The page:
Friday, 9 February 2018
Isolation and Identification of Mosquito (Aedes aegypti) Biting-Deterrent Compounds from the Native American Ethnobotanical Remedy Plant Hierochloë odorata (Sweetgrass).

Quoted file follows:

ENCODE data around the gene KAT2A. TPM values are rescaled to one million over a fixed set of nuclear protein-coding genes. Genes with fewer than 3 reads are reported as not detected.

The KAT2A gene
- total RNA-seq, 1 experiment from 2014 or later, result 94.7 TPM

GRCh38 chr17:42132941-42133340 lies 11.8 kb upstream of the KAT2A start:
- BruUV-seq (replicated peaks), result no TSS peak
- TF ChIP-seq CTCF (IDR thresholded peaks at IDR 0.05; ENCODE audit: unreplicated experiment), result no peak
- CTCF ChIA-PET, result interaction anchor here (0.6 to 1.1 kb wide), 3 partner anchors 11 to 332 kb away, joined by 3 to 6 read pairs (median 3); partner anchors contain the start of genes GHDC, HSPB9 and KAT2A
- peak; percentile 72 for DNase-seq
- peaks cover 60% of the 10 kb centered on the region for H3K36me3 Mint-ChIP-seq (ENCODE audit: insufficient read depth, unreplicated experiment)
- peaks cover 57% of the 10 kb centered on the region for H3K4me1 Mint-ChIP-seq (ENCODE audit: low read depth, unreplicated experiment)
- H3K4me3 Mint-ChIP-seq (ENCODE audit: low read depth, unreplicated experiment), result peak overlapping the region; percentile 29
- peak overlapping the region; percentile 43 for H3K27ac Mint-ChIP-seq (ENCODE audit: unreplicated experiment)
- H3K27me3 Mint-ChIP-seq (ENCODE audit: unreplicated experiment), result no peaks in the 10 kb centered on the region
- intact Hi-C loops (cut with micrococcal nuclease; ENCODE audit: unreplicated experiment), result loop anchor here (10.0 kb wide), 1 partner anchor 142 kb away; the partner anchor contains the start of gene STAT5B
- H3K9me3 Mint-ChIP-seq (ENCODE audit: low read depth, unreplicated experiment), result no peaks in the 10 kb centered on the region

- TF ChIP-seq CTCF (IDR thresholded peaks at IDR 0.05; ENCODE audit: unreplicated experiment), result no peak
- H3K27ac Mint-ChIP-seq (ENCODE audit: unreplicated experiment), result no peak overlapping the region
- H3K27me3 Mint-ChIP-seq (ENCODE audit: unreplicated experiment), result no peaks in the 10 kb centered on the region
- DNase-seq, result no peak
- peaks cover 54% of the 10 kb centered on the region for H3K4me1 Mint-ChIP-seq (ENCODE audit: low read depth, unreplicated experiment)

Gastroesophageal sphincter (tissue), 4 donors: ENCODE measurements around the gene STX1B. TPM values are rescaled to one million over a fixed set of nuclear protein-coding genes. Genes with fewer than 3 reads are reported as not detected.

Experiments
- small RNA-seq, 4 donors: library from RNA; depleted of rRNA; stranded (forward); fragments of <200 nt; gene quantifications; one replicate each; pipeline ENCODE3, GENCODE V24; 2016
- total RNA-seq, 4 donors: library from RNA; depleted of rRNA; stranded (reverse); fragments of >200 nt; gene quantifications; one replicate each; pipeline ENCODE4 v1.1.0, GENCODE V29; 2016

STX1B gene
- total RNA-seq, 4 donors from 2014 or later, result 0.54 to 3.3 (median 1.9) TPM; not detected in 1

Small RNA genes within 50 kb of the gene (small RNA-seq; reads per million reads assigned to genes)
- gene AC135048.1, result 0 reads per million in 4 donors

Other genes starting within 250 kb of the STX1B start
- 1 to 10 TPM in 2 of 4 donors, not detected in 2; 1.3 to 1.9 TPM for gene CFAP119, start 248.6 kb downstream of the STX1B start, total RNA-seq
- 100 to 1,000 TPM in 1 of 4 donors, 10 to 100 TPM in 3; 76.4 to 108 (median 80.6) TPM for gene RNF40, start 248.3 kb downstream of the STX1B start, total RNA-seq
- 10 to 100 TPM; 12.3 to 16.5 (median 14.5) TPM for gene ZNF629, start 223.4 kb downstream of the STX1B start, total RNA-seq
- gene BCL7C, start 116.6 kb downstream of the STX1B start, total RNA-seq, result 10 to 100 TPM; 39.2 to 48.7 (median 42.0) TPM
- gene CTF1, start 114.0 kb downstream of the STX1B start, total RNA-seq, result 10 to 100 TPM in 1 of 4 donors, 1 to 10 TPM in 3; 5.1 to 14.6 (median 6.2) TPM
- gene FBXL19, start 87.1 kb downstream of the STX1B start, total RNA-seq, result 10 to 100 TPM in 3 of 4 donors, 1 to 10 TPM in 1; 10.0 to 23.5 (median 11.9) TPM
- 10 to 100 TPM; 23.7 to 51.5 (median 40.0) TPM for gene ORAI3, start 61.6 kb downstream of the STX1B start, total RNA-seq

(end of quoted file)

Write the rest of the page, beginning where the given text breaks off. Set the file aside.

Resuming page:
J Agric Food Chem. 2016 Nov 9;64(44):8352-8358. Epub 2016 Oct 25. Cantrell CL1, Jones AM2, Ali A3. Author information 1 Natural Products Utilization Research Unit, U.S. Department of Agriculture, Agricultural Research Service , University, Mississippi 38677, United States. 2 Department of Plant Agriculture, Gosling Research Institute for Plant Preservation, University of Guelph , Guelph, Ontario N1G 2W1, Canada. 3 National Center for Natural Products Research, The University of Mississippi , University, Mississippi 38677, United States. Abstract Hierochloë odorata (L.) P. Beauv. (Poaceae), commonly known as sweetgrass, has documented use as an insect repellent by the Flatheads of Montana and Blackfoot of Alberta. Both the Flatheads of Montana and Blackfoot of Alberta would use braided plant material in a sachet in clothing or burn them from one end as incense, air/clothing freshener, and insect repellent. This study evaluated the insect-repellent properties of this plant using an in vitro mosquito Aedes aegypti feeding bioassay-directed approach to identify the compound(s) responsible for the observed activities. Evaluation of crude extracts produced from H. odorata revealed that the hydrodistillate had the highest level of mosquito biting deterrence. Fractionation of this extract, followed by re-evaluation for mosquito biting deterrence, produced many active fractions, which were evaluated by spectroscopic techniques and determined to contain phytol, coumarin, and 2-methoxy-4-vinylphenol. Phytol and coumarin were both determined to be responsible for the Ae. aegypti biting deterrency. Scientific evidence reported here validates its traditional use as a biting-insect deterrent. KEYWORDS: Aedes aegypti; Hierochloë odorata; ethnobotanical remedy; repellent; sweetgrass PMID: 27744691 DOI: 10.1021/acs.jafc.6b01668 [Indexed for MEDLINE]